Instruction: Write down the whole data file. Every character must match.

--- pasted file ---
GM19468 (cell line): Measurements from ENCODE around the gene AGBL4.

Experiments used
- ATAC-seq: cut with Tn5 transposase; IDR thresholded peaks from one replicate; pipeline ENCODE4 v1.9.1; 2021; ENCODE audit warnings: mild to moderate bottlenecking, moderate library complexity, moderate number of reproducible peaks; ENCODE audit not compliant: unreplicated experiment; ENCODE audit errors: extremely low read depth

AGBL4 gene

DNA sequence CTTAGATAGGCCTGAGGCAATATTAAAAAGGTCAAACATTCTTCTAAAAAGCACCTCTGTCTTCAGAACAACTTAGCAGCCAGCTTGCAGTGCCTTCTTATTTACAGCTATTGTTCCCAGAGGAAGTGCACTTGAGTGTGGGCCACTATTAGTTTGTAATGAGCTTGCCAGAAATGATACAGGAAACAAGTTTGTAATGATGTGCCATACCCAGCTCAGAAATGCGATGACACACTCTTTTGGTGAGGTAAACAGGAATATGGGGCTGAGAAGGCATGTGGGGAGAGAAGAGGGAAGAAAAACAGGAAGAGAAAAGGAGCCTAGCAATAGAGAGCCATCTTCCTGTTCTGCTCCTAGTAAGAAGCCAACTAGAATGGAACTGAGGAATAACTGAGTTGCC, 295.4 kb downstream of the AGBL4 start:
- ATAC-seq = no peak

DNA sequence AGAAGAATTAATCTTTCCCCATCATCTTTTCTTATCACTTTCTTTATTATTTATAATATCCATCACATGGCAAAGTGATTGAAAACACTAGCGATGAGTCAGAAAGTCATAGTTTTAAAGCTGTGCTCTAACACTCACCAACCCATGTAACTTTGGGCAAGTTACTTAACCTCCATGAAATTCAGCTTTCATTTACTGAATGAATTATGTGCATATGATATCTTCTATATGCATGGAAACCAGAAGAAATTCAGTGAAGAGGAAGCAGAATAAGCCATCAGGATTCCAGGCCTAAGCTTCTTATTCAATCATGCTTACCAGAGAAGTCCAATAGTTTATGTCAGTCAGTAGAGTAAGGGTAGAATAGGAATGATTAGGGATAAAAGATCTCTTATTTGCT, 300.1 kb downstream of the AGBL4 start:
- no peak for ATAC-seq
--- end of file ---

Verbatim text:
GM19468 (cell line): Measurements from ENCODE around the gene AGBL4.

Experiments used
- ATAC-seq: cut with Tn5 transposase; IDR thresholded peaks from one replicate; pipeline ENCODE4 v1.9.1; 2021; ENCODE audit warnings: mild to moderate bottlenecking, moderate library complexity, moderate number of reproducible peaks; ENCODE audit not compliant: unreplicated experiment; ENCODE audit errors: extremely low read depth

AGBL4 gene

DNA sequence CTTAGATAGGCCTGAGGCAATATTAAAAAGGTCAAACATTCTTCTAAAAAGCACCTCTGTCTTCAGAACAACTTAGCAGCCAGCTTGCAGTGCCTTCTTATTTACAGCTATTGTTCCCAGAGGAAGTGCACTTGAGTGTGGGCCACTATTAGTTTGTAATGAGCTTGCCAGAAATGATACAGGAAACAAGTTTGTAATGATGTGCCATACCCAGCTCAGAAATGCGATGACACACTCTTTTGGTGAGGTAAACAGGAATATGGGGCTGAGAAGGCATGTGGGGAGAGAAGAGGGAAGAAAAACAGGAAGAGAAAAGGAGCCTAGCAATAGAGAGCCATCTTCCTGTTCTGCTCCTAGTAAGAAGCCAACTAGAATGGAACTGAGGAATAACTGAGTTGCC, 295.4 kb downstream of the AGBL4 start:
- ATAC-seq = no peak

DNA sequence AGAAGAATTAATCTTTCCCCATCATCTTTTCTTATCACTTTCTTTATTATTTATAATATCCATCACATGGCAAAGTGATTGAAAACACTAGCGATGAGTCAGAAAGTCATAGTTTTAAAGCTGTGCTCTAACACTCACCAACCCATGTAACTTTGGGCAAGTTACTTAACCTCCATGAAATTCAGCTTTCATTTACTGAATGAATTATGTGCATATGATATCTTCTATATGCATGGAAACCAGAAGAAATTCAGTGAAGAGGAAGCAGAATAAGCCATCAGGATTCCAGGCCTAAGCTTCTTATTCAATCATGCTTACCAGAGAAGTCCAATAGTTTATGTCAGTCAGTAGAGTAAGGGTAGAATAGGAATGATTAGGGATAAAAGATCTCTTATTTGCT, 300.1 kb downstream of the AGBL4 start:
- no peak for ATAC-seq